The nature of work in Canada is changing. With the onset of the so-called « fourth industrial revolution” careers are becoming a patchwork of impermanent contracts and “gigs,” which often do not come with the benefits associated with long-term employment. Canada’s social architecture, including employment insurance, may no longer be responding adequately to the nonstandard work so many Canadians are being forced to accept.

In this podcast you can listen to the panel discussion recently hosted by Policy Options on the implications of precarious work for Canadians and decision-makers. Francis Fong of Chartered Professional Accountants of Canada, Sunil Johal of the University of Toronto’s Mowat Centre and Wendy Vuyk of the Ontario Centre for Workforce Innovation joined Policy Options Editor-in -Chief Jennifer Ditchburn to broach this key policy issue.

Read Francis Fong’s Policy Options article on precarious work.

Check out the Policy Options special feature « Inclusive Growth in an Age of Disruption ».

Download for free. Tweet your questions and comments to @IRPP.

Le téléchargement est gratuit. Si vous avez des questions ou des commentaires, envoyez des tweets à @IRPP

Francis Fong
Francis Fong is chief economist at the Chartered Professional Accountants of Canada. His research focuses on economic and public policy issues, including retirement income security, immigration, the labour market, and youth unemployment. He was senior economist and director of economic risk at TD Economics.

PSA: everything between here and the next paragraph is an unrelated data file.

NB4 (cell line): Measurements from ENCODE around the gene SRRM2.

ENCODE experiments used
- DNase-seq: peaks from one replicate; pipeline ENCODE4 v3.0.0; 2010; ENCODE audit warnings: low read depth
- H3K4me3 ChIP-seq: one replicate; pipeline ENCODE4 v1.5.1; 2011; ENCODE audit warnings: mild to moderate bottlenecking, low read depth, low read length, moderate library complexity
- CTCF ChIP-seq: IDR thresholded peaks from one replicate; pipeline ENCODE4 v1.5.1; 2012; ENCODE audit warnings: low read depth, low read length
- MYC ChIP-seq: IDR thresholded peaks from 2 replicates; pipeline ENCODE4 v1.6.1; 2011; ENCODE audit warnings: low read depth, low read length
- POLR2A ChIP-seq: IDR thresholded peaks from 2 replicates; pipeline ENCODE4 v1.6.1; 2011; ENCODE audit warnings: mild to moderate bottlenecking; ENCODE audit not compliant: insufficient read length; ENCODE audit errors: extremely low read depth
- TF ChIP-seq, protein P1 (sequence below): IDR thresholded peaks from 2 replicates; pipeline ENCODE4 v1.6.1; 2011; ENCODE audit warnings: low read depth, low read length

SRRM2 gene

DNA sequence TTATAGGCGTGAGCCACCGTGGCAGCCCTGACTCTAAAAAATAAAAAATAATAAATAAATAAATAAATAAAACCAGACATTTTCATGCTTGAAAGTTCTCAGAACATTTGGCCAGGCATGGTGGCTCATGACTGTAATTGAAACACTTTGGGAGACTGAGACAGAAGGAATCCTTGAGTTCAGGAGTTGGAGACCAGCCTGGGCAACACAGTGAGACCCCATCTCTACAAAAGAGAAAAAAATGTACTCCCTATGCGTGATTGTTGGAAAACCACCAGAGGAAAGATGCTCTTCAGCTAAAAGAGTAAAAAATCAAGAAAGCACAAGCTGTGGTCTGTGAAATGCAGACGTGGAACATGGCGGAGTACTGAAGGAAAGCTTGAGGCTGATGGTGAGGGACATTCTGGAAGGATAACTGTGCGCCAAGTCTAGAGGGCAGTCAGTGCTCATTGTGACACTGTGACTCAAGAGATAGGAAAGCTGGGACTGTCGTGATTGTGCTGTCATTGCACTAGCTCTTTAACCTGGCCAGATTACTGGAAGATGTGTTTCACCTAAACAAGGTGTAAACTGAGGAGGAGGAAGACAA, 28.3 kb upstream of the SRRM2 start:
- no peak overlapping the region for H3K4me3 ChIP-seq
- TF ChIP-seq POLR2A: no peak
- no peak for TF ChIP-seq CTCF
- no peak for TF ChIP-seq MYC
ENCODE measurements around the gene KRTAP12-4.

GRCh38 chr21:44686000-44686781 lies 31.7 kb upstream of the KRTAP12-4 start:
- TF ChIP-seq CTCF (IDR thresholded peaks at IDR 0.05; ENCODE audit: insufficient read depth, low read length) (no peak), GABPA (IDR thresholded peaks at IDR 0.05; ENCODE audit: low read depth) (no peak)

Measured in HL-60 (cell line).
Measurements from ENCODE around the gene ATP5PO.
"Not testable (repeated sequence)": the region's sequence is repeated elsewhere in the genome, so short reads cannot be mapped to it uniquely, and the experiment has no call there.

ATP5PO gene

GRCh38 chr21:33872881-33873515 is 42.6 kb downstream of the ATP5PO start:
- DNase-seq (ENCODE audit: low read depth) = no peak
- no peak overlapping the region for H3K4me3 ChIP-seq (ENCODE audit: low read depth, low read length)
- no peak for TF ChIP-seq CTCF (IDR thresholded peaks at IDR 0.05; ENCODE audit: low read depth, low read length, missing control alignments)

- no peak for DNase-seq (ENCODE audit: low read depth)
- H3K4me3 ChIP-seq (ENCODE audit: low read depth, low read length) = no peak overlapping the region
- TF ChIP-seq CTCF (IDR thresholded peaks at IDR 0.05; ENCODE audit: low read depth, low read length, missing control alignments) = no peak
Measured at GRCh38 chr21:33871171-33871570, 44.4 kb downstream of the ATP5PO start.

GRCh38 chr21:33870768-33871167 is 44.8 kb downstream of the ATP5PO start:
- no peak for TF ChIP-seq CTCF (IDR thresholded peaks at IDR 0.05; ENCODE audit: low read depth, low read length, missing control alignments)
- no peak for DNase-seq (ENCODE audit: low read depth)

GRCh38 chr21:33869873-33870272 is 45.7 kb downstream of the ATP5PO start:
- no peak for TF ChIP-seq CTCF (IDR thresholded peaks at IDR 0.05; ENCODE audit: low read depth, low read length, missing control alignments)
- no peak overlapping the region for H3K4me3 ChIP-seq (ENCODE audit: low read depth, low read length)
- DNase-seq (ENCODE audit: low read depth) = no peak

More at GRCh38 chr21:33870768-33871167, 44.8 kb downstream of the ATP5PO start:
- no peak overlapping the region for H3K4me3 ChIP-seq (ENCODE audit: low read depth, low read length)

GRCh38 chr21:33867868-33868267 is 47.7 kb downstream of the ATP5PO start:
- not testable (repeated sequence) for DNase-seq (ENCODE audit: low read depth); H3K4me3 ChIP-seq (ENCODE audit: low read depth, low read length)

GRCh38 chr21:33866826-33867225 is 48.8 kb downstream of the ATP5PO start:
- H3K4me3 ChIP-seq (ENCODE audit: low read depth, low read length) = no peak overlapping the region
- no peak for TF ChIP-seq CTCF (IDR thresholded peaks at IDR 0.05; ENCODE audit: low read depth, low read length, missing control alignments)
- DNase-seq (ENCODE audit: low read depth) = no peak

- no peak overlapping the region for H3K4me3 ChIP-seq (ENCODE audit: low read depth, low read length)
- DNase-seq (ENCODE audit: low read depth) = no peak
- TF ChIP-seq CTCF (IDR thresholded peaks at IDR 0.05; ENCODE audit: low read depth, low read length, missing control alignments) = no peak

Sunil Johal
Sunil Johal serves as a fellow to the Public Policy Forum and the Brookfield Institute. From 2012 to 2019 he was policy director at the University of Toronto’s Mowat Centre. In 2019, he was named chair of the Expert Panel on Modern Labour Standards by the federal Minister of Labour.
Wendy Vuyk
Wendy Vuyk is the regional coordinator of the Eastern Region at the Ontario Centre for Workforce Innovation.
Jennifer Ditchburn
Jennifer Ditchburn est présidente et chef de la direction de l’Institut de recherche en politiques publiques. Entre 2016-2021, elle était rédactrice en chef d’Options politiques, l’influent magazine numérique de l’IRPP. Jennifer a travaillé pendant plus de 20 ans comme reporter nationale à La Presse canadienne ainsi qu’à SRC/CBC. Elle a codirigé, avec Graham Fox, l’ouvrage paru en 2016 The Harper Factor: Assessing a Prime Minister’s Policy Legacy (McGill-Queen’s).
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